From stunning new talent Katie Sise comes an irresistible Cinderella story with a tech twist.
Computer whiz Audrey McCarthy feels most at home in a tech lab, surrounded by her fellow geeks. Once popular and fearless, she hasn't been the same since her dad died. And her ex-best friend, gorgeous queen bee Blake Dawkins, has turned into her worst nightmare. Audrey is counting the minutes until high school is over and she can get the hell out of Dodge and go to college - that is, if she can find a scholarship.
So when Public Corporation, a giant tech company, announces a contest for the best app developed by a high schooler - with $200,000 in prize money - Audrey is spurred into action. She comes up with an idea so simple, yet so brilliant, she can't believe it hasn't been done: the Boyfriend App.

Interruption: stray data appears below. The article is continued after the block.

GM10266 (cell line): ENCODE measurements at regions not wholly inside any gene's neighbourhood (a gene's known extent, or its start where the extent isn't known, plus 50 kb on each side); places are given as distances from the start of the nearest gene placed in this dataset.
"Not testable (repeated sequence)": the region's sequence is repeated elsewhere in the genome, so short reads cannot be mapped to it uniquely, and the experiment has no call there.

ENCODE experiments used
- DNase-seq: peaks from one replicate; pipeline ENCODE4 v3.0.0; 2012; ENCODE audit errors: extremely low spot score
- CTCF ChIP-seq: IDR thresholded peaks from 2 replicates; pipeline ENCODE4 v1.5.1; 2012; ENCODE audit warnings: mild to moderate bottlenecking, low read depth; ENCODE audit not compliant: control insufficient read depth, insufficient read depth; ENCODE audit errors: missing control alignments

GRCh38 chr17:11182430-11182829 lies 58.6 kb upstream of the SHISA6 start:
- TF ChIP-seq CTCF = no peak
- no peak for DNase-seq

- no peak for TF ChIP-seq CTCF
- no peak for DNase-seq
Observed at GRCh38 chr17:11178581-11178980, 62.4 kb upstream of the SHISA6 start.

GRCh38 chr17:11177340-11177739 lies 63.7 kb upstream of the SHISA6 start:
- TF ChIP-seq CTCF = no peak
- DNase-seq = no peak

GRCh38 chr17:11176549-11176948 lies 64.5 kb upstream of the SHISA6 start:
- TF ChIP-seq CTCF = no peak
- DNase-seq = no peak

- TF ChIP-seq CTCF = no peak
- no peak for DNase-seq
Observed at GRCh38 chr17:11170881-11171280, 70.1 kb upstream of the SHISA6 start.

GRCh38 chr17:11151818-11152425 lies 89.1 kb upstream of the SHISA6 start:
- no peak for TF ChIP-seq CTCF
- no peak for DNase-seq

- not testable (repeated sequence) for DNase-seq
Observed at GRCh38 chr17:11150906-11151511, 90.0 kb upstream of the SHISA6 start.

With a simple touch of the screen, romance blooms among the unlikeliest couples at school, and people start to take notice. But it's not quite enough.
To beat out the competition, Audrey will have to dig deeper. And she does - right into a scandal that would rock Public to its core. Suddenly the Boyfriend App lands Audrey where she never expected to be: in the middle of the limelight, passionately kissed by the hottest guys in school, causing complete and utter mayhem. But can it bring her true love?
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Great combination of tech and teen romance
- G. House Sr. "I am an avid listener. I listen between 75-100 hours per month on my iPhone: 60% fiction to 40% non-fiction."
Less programming and more potential date rape
I'm a sucker for stories about female programmers (what with being one) so I did like some of the descriptions of the programming process but in general there are massive moral implications to part of the book that nobody in it really seemed to realise (the main character seemed to recognise it on an individual level but didn't seem to realise the absolutely horrific implications for the general population).
I'm trying to keep things vague to avoid spoilers, but one particular plot point in this book was profoundly Not OK and someone as internet aware as the protagonist should have picked up on it straight away.